fastest, easiest way to rid the home of unused medicines is to dispose of them in household trash.”
Having drug companies handle the take-back is more efficient and it won’t add much to the costs of
medications, counters Sheehan. He cites a Canadian take-back program operated by a
pharmaceutical manufacturer that cost all of $315,000 for an entire year. “For drug companies, the
cost is trivial,” he says. In most areas, the task is currently handled by local governments or
pharmacies, which can be time consuming and expensive, adds Sharon Corbitt, director of external
communications for the American Pharmacists Association (APA). “Pharmacies have to categorize
what they’re taking back, have to sort pills according to class and type of drug,” she says. She also
adds that pharmacies can’t take back controlled substances unless law enforcement is involved, which
adds to the cost. The Drug Enforcement Agency has strict controls over certain medications to prevent
old or unused drugs from getting into the hands of drug dealers or kids. “Pharmacies can’t just collect
these things and throw them away themselves,” she adds.
WHAT IT MEANS:
With the pharmaceutical industry likely to resist the idea for as long as it can, for
now we’ll all have to dispose of our own meds responsibly. Unless there’s a take-back program in your
area, that means putting them in the trash, rather than flushing them or pouring them down the drain.
It’s the only way most of us can responsibly dispose of unused or expired medications. To help,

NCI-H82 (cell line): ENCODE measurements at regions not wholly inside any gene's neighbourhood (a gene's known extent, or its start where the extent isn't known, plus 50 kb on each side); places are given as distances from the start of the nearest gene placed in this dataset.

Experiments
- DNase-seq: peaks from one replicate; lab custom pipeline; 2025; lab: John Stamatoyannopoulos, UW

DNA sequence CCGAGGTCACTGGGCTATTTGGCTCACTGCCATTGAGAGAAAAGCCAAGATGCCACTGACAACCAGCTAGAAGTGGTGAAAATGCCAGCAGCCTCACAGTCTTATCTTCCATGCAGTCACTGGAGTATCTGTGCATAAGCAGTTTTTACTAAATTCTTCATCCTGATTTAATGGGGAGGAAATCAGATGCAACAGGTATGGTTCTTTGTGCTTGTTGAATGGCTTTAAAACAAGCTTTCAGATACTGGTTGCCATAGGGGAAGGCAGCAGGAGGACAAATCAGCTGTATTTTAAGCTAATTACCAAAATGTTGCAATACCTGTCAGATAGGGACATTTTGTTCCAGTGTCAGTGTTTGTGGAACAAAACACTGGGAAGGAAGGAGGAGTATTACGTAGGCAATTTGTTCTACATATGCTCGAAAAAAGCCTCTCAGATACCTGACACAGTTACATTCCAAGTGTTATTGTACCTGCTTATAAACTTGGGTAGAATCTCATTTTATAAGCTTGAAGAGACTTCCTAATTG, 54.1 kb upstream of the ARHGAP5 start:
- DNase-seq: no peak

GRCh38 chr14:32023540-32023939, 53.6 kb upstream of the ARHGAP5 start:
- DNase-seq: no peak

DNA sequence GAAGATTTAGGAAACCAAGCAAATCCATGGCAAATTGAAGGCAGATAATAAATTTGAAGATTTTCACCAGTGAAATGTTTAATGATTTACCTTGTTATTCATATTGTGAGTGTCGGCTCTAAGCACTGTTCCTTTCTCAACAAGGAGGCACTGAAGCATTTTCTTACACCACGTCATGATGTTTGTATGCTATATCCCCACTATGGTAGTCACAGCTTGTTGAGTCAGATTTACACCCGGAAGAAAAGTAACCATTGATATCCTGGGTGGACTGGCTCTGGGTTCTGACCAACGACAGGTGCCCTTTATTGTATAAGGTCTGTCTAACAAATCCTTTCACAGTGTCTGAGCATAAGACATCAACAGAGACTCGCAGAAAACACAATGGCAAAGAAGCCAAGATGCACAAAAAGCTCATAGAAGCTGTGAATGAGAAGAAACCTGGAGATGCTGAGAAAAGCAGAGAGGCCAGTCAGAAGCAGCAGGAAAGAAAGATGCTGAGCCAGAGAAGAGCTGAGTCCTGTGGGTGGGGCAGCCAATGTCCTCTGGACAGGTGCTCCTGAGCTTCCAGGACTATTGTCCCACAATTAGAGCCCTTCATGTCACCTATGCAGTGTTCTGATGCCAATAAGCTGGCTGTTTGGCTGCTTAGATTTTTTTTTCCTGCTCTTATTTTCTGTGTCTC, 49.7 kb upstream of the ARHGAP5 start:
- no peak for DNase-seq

PhRMA has partnered with the APA and the U.S. Fish and Wildlife Service to establish the SMARxT
Disposal program, an educational campaign designed to educate consumers about responsible drug
Here are their tips for getting rid of drugs so they won’t end up in your next fish fillet or your
• Check to see if you can return the medication to the drug manufacturer. Some medications, such as
Accutane and certain potent painkillers, have return policies built into their cost because of risk
• Pour liquid medications into a sealable plastic bag. If the medication is a solid (a pill or liquid capsule,
for example), crush it or add water to dissolve it. Then bag it.
• Add kitty litter, sawdust, coffee grounds (or any material that mixes with the medication and makes it
less appealing for pets and children to eat) to the plastic bag.
• Seal the plastic bag and put it in the trash.
• Remove and destroy ALL identifying personal information (prescription label) from all medication
containers before throwing them away or recycling them (check the number on the bottom to see if it’s
a plastic type that your curbside recycling program accepts).
FORMULARY DELETIONS UPDATE: The following summary describes recent changes to the 2011 QHP MAPD Formularies. FORMULARY DELETIONS, CHANGES IN PREFERRED OR TIERED COST-SHARING STATUS, OR ADDITION OF UTILIZATION MANAGEMENT TO AN EXISTING FORMULARY DRUG Effective Alternative Drugs Brand Name Generic Name Description of Change Reason for Change LIORESAL INTRATHECAL